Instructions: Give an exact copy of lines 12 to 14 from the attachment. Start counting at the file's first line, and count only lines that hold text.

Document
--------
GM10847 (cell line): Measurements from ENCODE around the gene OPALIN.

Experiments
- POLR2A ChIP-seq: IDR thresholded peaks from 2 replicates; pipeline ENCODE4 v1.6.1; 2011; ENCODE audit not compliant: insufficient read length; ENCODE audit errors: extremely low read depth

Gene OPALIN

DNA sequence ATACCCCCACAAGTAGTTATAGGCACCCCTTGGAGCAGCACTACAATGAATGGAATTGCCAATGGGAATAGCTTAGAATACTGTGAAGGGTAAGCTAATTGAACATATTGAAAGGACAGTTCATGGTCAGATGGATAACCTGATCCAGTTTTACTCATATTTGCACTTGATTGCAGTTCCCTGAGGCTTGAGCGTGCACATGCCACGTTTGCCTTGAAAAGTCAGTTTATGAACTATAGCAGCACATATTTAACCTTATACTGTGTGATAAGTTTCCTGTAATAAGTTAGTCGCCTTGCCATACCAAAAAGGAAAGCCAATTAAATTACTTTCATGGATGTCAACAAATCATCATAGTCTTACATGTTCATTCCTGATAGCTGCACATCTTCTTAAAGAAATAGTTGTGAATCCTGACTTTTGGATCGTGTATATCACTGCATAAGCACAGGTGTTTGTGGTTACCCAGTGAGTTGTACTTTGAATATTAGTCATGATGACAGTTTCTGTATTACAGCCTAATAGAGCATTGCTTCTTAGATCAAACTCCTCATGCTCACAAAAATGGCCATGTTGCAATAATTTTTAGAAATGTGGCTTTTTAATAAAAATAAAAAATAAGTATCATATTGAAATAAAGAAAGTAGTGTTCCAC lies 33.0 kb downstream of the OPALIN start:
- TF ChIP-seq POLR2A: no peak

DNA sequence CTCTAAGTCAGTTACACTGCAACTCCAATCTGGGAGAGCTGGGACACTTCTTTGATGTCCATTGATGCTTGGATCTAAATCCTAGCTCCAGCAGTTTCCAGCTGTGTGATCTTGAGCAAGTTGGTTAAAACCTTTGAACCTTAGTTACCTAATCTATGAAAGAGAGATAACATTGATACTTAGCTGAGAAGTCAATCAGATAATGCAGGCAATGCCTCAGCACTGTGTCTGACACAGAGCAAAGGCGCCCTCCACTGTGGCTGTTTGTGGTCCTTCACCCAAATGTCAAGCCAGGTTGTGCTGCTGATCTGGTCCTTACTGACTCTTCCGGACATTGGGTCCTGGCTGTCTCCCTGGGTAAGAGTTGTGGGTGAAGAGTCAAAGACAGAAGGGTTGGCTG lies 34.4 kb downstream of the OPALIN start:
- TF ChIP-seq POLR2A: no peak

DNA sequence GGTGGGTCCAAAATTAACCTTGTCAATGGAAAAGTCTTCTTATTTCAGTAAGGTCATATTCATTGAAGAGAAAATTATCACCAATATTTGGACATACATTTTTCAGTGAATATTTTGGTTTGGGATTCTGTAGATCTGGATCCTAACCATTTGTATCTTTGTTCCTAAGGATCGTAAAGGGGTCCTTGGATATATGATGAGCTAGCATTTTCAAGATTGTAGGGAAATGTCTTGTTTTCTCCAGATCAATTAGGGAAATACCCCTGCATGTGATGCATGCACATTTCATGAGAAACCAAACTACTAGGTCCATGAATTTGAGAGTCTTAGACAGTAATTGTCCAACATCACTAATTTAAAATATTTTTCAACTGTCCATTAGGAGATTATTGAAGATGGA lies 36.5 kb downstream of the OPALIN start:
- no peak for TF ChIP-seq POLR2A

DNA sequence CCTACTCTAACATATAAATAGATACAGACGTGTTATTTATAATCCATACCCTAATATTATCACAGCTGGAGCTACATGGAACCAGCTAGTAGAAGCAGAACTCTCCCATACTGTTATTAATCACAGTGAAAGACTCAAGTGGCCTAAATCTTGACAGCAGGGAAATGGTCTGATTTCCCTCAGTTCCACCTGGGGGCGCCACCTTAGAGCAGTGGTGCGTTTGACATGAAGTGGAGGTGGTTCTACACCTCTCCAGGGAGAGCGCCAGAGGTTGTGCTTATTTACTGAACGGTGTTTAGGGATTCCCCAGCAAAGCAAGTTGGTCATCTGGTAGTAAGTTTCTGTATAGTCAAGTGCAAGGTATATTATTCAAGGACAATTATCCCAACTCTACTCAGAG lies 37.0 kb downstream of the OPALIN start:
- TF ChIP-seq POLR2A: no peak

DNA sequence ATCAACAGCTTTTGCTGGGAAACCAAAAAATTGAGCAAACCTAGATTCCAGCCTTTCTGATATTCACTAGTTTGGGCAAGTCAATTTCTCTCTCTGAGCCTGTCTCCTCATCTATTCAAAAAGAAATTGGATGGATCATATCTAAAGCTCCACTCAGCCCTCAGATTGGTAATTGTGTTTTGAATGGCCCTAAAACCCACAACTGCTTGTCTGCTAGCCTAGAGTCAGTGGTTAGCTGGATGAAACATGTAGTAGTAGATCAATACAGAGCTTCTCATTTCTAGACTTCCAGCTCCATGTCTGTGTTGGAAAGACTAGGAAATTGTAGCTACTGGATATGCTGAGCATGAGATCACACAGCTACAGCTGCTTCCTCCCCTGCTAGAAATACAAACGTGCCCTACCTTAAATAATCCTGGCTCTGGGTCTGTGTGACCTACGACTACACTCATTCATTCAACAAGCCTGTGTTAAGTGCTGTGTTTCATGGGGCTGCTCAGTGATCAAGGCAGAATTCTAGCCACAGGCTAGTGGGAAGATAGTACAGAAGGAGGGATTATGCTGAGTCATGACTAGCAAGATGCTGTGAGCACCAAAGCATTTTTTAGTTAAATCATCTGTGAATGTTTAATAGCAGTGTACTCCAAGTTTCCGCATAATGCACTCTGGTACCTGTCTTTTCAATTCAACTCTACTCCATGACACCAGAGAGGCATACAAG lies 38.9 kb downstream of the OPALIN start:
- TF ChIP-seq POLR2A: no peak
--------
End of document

- TF ChIP-seq POLR2A: no peak

DNA sequence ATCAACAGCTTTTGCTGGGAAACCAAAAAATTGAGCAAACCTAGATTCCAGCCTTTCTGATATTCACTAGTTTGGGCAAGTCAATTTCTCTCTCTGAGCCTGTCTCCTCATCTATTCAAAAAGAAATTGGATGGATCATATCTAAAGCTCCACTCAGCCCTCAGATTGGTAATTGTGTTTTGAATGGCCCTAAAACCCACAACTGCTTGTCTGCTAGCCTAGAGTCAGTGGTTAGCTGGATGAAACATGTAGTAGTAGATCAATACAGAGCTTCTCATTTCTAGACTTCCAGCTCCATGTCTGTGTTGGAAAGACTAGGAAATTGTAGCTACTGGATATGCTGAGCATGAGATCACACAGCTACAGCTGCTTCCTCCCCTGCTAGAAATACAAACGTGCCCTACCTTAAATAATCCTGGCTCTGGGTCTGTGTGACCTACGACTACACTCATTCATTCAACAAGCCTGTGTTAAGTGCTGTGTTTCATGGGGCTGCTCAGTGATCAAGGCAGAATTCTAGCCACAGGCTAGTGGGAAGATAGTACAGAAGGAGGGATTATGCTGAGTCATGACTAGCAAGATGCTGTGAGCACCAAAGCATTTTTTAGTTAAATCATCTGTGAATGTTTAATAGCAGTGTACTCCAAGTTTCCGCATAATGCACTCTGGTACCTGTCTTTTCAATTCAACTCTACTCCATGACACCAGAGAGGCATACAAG lies 38.9 kb downstream of the OPALIN start:
- TF ChIP-seq POLR2A: no peak